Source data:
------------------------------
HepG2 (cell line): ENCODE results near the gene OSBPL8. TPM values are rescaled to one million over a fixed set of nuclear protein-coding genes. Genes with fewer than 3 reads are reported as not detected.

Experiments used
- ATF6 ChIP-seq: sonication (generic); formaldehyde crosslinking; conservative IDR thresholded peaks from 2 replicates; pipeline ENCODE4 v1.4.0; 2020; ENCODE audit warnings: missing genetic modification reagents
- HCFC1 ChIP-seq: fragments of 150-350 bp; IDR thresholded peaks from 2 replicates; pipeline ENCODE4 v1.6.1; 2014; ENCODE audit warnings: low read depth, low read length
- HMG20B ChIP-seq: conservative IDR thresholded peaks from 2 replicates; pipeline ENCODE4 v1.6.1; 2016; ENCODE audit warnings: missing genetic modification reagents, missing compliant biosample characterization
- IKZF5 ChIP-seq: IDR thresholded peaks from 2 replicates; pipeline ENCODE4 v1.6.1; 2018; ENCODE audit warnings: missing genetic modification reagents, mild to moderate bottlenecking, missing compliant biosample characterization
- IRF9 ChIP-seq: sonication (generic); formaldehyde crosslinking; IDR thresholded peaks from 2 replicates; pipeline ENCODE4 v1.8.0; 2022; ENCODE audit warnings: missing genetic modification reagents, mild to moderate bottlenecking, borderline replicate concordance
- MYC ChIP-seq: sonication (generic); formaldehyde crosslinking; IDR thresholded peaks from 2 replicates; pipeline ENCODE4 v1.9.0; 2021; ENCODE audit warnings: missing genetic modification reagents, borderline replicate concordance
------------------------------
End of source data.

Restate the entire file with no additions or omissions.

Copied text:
HepG2 (cell line): ENCODE results near the gene OSBPL8. TPM values are rescaled to one million over a fixed set of nuclear protein-coding genes. Genes with fewer than 3 reads are reported as not detected.

Experiments used
- ATF6 ChIP-seq: sonication (generic); formaldehyde crosslinking; conservative IDR thresholded peaks from 2 replicates; pipeline ENCODE4 v1.4.0; 2020; ENCODE audit warnings: missing genetic modification reagents
- HCFC1 ChIP-seq: fragments of 150-350 bp; IDR thresholded peaks from 2 replicates; pipeline ENCODE4 v1.6.1; 2014; ENCODE audit warnings: low read depth, low read length
- HMG20B ChIP-seq: conservative IDR thresholded peaks from 2 replicates; pipeline ENCODE4 v1.6.1; 2016; ENCODE audit warnings: missing genetic modification reagents, missing compliant biosample characterization
- IKZF5 ChIP-seq: IDR thresholded peaks from 2 replicates; pipeline ENCODE4 v1.6.1; 2018; ENCODE audit warnings: missing genetic modification reagents, mild to moderate bottlenecking, missing compliant biosample characterization
- IRF9 ChIP-seq: sonication (generic); formaldehyde crosslinking; IDR thresholded peaks from 2 replicates; pipeline ENCODE4 v1.8.0; 2022; ENCODE audit warnings: missing genetic modification reagents, mild to moderate bottlenecking, borderline replicate concordance
- MYC ChIP-seq: sonication (generic); formaldehyde crosslinking; IDR thresholded peaks from 2 replicates; pipeline ENCODE4 v1.9.0; 2021; ENCODE audit warnings: missing genetic modification reagents, borderline replicate concordance